Let’s not mince words here. The ellipsis is a blight upon English translations of visual novels. It must be uprooted and killed with fire.
Before the slaughter begins, however, let’s review some basics. As the name suggests, the ellipsis represents an elision — that is to say, omitted content. It functions as the “yadda yadda” of the English language. It is the “Step 2: ???” before the all-important “Step 3: Profit!” A writer deploys those three little dots to indicate either the intentional removal of something that once was there, or the pointed absence of something that should have been there.
That’s it. That’s what the ellipsis is supposed to do. You wouldn’t know this, however, by reading nearly any English translation of a Japanese visual novel. Ellipses are scattered across the text like so many rhinestones on the sweatshirt of a Midwestern mom. They’re at the beginning of sentences, the ends, stuck randomly in the middle — sometimes even chained end to end like a writhing Human Centipede of punctuation, each little dot in the chain crying, “Kill me now!” into the anus of the next.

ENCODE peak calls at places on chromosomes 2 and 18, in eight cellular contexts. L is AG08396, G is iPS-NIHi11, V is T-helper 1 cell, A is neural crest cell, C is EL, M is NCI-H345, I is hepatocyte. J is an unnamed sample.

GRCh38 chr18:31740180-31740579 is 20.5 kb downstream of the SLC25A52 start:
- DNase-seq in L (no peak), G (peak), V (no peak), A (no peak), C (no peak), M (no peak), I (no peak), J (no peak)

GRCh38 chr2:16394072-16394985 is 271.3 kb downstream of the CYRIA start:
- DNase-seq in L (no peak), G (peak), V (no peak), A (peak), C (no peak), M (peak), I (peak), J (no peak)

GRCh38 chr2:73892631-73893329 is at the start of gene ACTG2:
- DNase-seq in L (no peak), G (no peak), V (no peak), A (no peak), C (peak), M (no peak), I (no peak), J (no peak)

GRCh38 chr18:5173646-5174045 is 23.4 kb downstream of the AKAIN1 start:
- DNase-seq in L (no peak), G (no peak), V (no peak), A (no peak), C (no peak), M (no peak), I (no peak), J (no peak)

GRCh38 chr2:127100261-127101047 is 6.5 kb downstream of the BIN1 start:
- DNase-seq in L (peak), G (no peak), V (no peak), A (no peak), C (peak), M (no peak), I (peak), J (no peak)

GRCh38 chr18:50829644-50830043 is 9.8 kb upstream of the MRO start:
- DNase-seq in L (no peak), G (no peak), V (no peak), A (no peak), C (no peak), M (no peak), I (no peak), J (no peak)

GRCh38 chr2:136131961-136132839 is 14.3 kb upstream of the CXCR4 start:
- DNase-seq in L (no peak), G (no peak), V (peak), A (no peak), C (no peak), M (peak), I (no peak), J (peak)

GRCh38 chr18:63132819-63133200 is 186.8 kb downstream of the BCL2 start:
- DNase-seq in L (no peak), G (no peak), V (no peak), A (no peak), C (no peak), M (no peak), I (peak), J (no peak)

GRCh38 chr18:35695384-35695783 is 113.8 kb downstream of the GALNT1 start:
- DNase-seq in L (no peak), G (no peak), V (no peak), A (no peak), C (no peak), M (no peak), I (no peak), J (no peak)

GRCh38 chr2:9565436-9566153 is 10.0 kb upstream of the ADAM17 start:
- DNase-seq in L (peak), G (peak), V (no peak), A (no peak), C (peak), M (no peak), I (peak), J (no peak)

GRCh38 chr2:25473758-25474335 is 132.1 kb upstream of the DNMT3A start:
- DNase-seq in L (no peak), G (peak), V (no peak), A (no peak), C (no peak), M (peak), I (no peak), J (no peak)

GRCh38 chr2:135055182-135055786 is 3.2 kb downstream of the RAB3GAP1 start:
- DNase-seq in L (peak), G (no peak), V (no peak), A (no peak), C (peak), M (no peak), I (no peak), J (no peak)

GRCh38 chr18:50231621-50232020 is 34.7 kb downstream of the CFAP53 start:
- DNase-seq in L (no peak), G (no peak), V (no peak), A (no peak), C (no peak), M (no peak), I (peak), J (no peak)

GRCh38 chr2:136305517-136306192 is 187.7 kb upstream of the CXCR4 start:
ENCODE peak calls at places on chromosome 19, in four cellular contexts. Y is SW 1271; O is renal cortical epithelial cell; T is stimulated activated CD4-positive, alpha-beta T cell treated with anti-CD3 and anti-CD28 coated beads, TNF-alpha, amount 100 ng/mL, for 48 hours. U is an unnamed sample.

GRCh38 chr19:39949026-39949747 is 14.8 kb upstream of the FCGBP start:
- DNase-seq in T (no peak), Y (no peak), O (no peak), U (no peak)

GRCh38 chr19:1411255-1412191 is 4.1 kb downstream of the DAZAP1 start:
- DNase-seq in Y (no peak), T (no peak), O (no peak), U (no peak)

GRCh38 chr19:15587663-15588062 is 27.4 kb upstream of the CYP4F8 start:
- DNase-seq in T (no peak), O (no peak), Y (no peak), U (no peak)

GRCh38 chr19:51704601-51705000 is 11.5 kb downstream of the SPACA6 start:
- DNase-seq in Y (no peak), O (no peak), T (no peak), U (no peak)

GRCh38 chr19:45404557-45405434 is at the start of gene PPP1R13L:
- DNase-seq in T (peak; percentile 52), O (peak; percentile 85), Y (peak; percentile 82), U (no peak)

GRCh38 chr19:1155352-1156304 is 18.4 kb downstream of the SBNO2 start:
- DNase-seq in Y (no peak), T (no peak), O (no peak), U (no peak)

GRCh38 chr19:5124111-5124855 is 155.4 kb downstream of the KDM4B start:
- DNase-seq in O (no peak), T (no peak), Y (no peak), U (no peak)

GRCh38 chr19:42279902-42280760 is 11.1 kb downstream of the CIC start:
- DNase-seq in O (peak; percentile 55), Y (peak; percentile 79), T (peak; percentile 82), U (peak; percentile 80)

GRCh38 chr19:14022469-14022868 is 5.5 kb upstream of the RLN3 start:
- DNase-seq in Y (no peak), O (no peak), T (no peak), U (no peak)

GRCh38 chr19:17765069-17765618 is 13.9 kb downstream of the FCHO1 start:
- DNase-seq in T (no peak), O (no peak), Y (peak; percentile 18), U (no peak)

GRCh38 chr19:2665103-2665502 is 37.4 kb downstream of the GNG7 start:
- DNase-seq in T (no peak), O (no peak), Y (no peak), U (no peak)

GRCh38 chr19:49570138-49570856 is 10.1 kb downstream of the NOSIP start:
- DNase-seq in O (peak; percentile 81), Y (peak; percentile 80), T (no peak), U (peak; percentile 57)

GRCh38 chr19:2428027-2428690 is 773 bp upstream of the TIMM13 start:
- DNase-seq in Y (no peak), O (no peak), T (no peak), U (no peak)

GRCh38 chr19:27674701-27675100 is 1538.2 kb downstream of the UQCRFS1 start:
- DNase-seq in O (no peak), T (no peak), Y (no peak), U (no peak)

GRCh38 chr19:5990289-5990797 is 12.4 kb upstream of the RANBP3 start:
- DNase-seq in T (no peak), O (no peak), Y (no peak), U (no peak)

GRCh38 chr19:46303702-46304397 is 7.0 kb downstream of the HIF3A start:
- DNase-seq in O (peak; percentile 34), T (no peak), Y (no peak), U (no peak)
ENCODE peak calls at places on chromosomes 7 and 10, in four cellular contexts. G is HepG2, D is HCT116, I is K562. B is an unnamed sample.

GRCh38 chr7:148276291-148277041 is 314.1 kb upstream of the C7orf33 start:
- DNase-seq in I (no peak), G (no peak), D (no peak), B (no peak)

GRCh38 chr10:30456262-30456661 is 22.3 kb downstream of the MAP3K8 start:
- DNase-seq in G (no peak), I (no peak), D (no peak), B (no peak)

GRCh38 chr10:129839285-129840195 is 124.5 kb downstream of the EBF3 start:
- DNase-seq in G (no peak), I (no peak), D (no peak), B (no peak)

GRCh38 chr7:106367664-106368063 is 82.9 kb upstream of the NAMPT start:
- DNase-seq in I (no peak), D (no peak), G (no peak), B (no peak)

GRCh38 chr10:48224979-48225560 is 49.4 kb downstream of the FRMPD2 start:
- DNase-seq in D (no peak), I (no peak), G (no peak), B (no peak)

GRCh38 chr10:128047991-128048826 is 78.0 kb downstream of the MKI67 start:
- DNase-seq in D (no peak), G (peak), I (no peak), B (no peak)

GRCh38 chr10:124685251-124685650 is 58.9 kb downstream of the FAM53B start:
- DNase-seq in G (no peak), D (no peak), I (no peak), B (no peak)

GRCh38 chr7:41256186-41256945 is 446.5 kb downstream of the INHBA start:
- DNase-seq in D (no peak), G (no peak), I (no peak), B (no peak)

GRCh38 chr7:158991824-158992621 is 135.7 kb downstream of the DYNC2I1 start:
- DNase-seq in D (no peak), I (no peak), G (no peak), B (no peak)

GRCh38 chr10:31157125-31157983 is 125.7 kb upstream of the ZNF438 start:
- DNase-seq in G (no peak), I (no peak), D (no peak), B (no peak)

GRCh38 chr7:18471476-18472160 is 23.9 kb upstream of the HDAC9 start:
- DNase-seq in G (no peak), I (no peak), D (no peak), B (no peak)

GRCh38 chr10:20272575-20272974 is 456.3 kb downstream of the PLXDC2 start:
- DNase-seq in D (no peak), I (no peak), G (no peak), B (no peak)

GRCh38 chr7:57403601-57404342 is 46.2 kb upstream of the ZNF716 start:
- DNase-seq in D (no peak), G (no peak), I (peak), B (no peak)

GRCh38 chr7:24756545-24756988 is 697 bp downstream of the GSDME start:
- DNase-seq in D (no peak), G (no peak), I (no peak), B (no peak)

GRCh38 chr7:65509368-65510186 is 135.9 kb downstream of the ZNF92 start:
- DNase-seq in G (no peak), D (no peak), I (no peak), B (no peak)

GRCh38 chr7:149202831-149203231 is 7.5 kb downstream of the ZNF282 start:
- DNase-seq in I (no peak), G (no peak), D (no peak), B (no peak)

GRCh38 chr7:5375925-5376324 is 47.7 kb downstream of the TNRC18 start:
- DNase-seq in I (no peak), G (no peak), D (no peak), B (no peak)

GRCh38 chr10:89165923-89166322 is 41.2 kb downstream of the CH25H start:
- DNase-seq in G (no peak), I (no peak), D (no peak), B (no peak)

It’s an absolute abattoir in there.
This particular road to hell is paved with good intentions, however. You see, all those ellipses are also present in the original Japanese and, in an attempt at faithful translation, the TL teams have left them all sitting there for you to enjoy. The original writer had a reason for putting them in, the reasoning goes, and it’s our job to offer the purest translation of his/her vision possible.